#Harvest23 is here! If all goes well, I should be harvesting my corn plot this week. The beginning of fall brings excitement and optimism to the farm. But this year, those feelings appear tempered. Farmer sentiment dropped 8 points last month  (according to the Purdue Ag Economy Barometer) as producers shared a dimming view of happenings on their own farms as well as the ag economy

Their biggest concerns continue to be higher input costs (34%) and interest rates (24%). Over half of farmers feel interest rates will continue to rise into next year. And there are growing concerns over the cost of machinery. I’ve been told prices for new combines have risen 20% over the past two years. Diesel fuel prices jumped 30 cents since last month. Net farm income is projected to drop sharply in 2023, by 23%. Granted, this comes off a record high in 2022, and 2023 still figures to rank among the five most profitable years this century. Still, a drop of nearly $42 billion is a lot to endure.

Then there’s the weather, which always has an impact on a farmer’s psyche. Heat and drought are having a major impact. Rootzone moisture is greatly depleted across the key growing areas of the Corn Belt. This will impact yields: 53% of soybeans are now rated good-to-excellent, down from 58% just a week ago. Recent reports from farm tours are projecting average yields well below USDA’s projections in early August, with corn dipping to 171 bu/A and soybeans slipping below 50 bushels. Those woes aren’t specific to the heartland. In the USA’s leading cotton- and beef-producing state, Texas, 61% of cotton acres and 72% of pastureland are rated poor-to-very poor. Only 5% of pastureland in the Lone Star State is rated good-to-excellent.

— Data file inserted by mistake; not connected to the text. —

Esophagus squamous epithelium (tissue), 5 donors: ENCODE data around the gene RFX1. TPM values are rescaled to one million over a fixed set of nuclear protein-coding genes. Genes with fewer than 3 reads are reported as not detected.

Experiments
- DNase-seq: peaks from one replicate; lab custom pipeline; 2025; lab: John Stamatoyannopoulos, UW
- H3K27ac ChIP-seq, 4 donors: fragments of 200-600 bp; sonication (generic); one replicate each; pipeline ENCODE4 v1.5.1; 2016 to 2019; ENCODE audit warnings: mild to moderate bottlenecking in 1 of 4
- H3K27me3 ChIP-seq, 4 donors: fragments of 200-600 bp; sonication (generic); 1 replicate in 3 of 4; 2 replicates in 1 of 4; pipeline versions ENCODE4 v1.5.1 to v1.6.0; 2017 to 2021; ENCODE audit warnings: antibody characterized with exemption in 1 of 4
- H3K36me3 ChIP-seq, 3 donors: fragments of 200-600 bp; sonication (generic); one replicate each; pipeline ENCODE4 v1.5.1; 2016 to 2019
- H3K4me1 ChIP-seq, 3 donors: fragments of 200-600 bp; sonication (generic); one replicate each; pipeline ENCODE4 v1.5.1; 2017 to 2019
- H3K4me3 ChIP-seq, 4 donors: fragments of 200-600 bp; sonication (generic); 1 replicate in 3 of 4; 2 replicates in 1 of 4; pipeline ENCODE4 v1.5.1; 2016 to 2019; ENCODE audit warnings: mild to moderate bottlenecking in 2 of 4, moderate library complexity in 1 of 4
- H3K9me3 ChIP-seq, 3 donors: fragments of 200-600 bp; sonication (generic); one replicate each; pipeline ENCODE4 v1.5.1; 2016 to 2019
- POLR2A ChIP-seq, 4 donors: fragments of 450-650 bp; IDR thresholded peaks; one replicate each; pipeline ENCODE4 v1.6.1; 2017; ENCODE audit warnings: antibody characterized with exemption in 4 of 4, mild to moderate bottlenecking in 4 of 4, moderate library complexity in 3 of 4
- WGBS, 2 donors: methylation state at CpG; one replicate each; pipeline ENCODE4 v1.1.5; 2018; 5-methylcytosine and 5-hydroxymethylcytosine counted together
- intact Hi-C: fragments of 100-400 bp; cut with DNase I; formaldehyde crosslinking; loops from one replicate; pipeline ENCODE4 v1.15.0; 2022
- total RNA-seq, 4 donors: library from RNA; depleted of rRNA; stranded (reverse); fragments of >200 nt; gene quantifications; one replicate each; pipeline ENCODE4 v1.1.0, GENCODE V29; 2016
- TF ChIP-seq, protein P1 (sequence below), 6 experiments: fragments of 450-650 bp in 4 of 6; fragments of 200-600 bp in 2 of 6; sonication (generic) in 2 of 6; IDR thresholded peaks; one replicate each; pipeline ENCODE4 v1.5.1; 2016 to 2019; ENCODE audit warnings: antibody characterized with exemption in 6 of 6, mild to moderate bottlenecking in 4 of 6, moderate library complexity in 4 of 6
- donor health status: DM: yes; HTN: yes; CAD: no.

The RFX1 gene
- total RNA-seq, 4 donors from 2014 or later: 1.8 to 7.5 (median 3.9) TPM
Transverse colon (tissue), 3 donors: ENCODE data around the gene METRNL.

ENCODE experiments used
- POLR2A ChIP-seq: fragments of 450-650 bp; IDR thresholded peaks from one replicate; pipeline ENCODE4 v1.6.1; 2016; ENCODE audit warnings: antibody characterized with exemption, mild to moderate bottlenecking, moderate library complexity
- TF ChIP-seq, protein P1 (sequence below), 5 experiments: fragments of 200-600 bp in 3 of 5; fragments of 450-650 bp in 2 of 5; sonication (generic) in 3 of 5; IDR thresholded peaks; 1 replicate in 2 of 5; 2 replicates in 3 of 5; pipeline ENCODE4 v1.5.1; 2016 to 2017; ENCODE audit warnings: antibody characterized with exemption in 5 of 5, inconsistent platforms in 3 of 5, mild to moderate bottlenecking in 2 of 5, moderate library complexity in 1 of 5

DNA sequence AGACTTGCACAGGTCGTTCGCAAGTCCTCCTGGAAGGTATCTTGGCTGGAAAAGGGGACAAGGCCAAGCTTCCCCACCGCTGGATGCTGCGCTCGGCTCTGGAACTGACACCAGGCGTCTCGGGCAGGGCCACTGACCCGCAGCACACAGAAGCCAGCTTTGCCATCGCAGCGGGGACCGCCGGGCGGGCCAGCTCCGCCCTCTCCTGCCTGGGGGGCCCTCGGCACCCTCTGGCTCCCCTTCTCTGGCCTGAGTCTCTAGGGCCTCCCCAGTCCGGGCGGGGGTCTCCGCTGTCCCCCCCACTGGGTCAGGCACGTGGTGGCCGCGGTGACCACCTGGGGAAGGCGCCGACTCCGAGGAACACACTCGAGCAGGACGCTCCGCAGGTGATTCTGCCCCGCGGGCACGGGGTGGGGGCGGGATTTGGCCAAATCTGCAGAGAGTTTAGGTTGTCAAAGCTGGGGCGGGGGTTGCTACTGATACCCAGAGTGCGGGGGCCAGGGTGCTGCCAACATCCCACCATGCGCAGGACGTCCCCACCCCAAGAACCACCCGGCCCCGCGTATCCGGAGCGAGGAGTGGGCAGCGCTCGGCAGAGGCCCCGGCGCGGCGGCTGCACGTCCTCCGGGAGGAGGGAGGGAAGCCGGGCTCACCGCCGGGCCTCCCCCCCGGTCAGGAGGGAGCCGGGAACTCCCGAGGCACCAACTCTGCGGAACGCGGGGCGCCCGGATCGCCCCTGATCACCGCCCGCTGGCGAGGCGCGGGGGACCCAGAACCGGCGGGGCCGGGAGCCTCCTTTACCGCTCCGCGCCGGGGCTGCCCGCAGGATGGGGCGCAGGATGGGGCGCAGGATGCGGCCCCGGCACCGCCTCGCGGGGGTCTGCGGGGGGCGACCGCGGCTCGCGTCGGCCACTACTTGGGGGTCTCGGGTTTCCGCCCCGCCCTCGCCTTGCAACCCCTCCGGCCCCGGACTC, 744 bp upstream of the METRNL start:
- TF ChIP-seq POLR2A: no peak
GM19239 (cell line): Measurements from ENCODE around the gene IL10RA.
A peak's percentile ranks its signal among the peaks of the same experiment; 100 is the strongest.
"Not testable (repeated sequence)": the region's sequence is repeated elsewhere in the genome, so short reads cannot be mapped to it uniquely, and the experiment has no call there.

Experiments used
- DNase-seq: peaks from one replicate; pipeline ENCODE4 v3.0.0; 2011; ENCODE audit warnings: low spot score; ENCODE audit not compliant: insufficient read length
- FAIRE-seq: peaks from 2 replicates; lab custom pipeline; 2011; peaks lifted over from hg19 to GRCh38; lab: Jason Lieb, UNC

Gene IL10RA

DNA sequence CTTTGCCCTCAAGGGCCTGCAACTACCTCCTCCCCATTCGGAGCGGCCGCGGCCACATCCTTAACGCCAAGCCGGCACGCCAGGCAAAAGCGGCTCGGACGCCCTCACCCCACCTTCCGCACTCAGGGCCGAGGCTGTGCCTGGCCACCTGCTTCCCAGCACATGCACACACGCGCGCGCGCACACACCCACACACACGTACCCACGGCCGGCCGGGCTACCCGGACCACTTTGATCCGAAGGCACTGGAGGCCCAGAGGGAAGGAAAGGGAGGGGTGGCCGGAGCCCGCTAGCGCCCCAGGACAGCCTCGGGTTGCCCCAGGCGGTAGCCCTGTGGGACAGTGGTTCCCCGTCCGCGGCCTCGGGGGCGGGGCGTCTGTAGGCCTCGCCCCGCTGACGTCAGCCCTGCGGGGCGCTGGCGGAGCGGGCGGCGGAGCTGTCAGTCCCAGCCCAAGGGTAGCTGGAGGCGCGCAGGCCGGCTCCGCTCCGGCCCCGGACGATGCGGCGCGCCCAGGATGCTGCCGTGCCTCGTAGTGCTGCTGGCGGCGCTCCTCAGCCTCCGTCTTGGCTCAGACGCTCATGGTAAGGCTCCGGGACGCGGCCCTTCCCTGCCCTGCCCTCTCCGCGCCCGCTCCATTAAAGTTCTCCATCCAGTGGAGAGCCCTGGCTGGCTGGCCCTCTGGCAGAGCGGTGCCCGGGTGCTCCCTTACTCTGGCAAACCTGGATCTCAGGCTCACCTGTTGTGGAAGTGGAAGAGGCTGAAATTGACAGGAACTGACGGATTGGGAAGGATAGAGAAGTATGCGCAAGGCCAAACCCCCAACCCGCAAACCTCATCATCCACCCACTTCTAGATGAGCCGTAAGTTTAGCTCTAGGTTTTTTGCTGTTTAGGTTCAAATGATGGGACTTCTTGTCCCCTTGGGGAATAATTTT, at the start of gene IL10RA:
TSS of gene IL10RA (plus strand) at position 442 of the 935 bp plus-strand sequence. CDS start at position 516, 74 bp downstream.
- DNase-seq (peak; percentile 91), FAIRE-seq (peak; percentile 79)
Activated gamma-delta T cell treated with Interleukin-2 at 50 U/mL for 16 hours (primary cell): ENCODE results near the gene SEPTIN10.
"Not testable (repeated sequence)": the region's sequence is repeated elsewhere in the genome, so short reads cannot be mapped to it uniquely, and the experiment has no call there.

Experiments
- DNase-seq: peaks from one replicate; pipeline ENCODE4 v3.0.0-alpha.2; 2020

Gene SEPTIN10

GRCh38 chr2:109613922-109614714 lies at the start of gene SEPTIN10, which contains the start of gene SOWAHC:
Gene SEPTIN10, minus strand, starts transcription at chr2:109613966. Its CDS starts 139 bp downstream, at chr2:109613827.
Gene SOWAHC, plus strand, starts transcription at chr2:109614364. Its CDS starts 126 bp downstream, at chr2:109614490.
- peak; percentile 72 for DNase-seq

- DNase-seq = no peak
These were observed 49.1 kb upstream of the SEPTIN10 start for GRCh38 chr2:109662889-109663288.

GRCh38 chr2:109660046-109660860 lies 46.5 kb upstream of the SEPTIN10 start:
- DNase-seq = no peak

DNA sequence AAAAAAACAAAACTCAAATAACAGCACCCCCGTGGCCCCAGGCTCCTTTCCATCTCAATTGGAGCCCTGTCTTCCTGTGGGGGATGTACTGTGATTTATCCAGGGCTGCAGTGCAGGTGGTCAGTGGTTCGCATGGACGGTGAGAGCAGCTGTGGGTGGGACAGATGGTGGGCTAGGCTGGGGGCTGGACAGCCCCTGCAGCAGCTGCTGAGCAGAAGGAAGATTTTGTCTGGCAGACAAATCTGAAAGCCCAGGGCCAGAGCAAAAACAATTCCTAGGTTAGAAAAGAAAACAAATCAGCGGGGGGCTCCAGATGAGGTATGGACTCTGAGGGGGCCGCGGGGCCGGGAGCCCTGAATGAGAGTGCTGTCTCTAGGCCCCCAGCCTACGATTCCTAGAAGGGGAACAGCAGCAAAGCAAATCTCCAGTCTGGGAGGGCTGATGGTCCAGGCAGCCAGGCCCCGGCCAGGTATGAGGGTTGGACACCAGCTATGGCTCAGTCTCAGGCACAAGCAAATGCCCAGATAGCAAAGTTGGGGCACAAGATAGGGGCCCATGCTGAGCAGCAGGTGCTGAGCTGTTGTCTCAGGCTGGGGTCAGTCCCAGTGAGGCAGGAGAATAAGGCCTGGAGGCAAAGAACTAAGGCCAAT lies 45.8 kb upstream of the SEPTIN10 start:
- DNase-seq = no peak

Supply chain woes appear far from over on the farm. As fall harvest gets into full swing, farmers are sharing frustrations in finding parts. One farmer recently described his tractor as a “$500,000 paper weight” due to a hydraulic pump failure. There are no pumps in the manufacture’s system and the earliest release is two weeks away.

Is the world’s leading grain user doing an about-face on GMO crops? China has over 1.4 billion mouths to feed. And unlike India, Chinese diets consist of lots of meat, consuming 100 million tons of beef, pork and poultry per year (27% of the world’s total). Of course, feeding livestock requires lots of grain. To produce more of it domestically, and lessen its reliance on imports, China is rethinking its ban on growing GMO crops. While China imports GMO-produced grain and cotton, they have been slow to allow their own farmers to use the soon-to-be 30-year-old technology. Speculation has it that China worried domestic companies were not competitive enough in the biotech space and they refused to hand over the GMO market to foreign seed companies. China does own life sciences giant Syngenta, which figures to be a player in their biotech efforts. This season, the Chinese ag ministry authorized the use of GMO corn on 1% of their domestic acres and they recently approved the use of a gene-edited soybean. While GMOs are not without their detractors and shortcomings, the technology has been credited with improving USA crop yields by over 20%, due to more effective pest and weed control.